Student can pursue challenge of school’s gang-affiliation policy
A federal judge has ruled that a student can pursue a First Amendment claim
against a New York high school that punished him for allegedly violating the
school district's anti-gang policy.
The dispute began in February 2008, when Edwin Aleman, then a 10th grader at
Bay Shore High School, allegedly asked another student, “Did you say MS was
pussy?” Bay Shore School district officials said the comment referred to the
violent criminal street gang MS-13, and suspended Aleman for five days. MS
(“Mara Salvatrucha”) originated in Los Angeles but has spread across the United
States and Central America.
Aleman, a native of Honduras and a legal U.S. resident since 2006, denied
making the comment, saying another student nearby had said it. But school
officials slapped Aleman with a suspension for involvement in a “prohibited
group affiliation,” “inciting violence,” and “insubordination.”
Administrators later held a hearing that included testimony from the dean of
students but none from student witnesses to the alleged statement. In March
2008, the district declared Aleman guilty of violating the policy against
“prohibited group affiliation,” which provides:
“Any activity, affiliation, and/or communication in connection with a
non-school sanctioned club/group, including fraternal organizations or gangs, is
The district then increased Aleman’s punishment to a one-year suspension.
However, in October 2008, the New York State education commissioner granted
Aleman’s appeal, reinstated him and ordered his suspension annulled and
expunged. Yet even after the suspension had been lifted, the district put Aleman
on an “ineligible list” that barred him from joining the track team.
In February 2009, Aleman's mother, Litza Lopez, sued on her son's behalf in
federal court, asserting numerous constitutional and statutory claims. Among
them, she contended that district officials violated Aleman's First Amendment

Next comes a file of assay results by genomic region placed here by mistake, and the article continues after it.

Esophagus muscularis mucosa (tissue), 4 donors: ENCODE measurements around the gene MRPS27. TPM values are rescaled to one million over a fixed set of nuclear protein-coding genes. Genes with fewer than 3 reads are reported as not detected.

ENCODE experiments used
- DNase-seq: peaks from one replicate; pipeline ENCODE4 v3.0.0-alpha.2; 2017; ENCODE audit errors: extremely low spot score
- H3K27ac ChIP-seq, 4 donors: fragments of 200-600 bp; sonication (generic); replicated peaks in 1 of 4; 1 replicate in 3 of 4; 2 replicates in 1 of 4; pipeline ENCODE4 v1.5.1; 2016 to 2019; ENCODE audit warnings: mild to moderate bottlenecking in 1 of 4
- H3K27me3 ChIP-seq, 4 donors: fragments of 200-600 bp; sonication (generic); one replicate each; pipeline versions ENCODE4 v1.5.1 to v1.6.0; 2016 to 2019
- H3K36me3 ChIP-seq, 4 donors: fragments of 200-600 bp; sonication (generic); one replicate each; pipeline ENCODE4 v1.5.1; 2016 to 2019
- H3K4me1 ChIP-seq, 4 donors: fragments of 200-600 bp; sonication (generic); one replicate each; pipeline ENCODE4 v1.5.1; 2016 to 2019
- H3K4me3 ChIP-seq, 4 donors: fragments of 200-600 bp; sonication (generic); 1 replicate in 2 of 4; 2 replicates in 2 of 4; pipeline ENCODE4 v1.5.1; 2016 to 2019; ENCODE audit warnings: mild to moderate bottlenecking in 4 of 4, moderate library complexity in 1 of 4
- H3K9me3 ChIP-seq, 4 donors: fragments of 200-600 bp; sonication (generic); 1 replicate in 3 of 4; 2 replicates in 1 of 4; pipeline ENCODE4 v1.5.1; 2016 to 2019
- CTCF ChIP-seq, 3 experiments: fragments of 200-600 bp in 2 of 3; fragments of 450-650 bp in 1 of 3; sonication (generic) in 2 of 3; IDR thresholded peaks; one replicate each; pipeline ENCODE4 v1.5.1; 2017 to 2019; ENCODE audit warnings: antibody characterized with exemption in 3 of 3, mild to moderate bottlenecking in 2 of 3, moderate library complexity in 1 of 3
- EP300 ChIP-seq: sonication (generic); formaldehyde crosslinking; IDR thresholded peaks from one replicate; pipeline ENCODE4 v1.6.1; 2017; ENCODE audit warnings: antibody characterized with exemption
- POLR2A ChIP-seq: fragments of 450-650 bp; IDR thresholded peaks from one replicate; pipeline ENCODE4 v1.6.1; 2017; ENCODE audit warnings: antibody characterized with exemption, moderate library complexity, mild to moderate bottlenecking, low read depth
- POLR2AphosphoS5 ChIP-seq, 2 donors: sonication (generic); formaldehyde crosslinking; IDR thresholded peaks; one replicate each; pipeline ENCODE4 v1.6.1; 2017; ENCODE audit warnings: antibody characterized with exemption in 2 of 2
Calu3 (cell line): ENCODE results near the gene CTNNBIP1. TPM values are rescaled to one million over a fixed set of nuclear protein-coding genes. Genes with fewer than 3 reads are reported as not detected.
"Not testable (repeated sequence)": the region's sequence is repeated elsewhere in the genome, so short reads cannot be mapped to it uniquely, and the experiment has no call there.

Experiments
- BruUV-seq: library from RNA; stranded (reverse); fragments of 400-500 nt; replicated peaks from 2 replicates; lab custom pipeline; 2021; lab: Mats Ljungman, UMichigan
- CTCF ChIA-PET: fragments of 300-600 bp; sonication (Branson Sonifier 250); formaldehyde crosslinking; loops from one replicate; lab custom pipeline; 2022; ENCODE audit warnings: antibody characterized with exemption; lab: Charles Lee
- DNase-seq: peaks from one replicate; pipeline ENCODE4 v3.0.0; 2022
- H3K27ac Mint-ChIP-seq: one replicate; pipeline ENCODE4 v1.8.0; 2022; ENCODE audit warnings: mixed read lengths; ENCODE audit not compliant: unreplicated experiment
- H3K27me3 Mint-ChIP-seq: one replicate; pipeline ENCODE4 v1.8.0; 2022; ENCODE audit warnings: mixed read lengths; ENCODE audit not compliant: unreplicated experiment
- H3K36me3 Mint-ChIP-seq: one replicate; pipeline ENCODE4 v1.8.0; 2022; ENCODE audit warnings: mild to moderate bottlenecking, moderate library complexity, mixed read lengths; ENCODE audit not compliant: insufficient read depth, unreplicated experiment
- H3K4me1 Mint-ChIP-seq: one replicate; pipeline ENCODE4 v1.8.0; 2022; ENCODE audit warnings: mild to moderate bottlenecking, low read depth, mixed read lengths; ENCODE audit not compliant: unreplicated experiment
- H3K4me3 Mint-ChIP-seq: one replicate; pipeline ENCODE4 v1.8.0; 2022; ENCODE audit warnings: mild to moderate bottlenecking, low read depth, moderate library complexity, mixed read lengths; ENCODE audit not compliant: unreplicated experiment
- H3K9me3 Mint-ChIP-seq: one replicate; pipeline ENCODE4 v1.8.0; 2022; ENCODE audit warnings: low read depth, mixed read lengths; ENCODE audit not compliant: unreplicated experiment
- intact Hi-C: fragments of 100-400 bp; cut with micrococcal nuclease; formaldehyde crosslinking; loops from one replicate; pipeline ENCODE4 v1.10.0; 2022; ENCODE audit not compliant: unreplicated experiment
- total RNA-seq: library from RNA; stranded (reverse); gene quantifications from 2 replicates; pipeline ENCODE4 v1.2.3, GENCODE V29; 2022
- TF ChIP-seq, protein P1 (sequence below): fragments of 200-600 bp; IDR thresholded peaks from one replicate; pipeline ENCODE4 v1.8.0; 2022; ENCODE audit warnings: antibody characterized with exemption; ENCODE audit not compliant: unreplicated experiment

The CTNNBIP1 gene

free-speech rights for suspending him for a comment he didn’t make and that the
gang-affiliation policy was unconstitutionally vague.
The school district filed a motion to dismiss all of Aleman’s claims. On Nov.
9, 2009, U.S. District Judge Arthur D. Spatt for the Eastern District of New
York issued his ruling in Lopez v. Bay Shore Union Free School
Spatt rejected Lopez and Aleman's free-speech claim about the alleged
gang-related comment. A valid First Amendment claim, Spatt said, requires that a
plaintiff has been punished for certain speech, and because Lopez argued that
Aleman had never uttered the remark in question, he couldn't have engaged in
constitutionally protected speech.
The judge was more receptive to Aleman’s challenge to the gang-affiliation
policy. Spatt cited with favor federal court decisions in Stephenson v.
Davenport Community School District (8th Cir. 1997) and Chalifoux v. New
Caney Independent School District (S.D. Tex. 1997), in which school
officials invalidated bans against gang-related symbols or attire. In
Stephenson, the 8th U.S. Circuit Court of Appeals struck down a school
policy barring “gang-related activities” in the context of a student's allegedly
wearing a tattoo with a gang symbol. In Chalifoux, a federal judge threw
out a school policy against gang-related attire that was applied to a student
who wore rosary beads to school.
“The Court finds these courts’ reasoning to be persuasive and on point,”
Spatt wrote. “Here, the challenged rule is even broader that the rules in
Stephenson and Chalifoux, as it forbids all ‘affiliation, activity, and/or
communication in connection with … a gang.’”
Spatt also noted that the “the rule could be applied to virtually any action
or communication related to a ‘non-school sanctioned’ group, regardless of how
benign the act or word.”
Paul L. Dashefsky, the Smithtown, N.Y.-based attorney who represents the student, told the First Amendment Center Online:
“The court’s denial of the First Amendment free-speech claim is mind-boggling. It seems that if you are protected from being punished for engaging in certain speech, then you also should be protected if you are regarded as engaging in certain speech.”
Dashefsky added that he “was always confident that the school’s code of conduct policy on affiliations was unconstitutionally vague and suspect.”
And he said, “I honestly think there is some racial stereotyping going in this case because this boy was from Honduras … . Because the kid was Hispanic, wore blue clothing and had a bandanna in his pocket, [administrators] assume he is part of a violent gang. It is analogous to saying that because someone is Italian-American, they must be part of the mob.”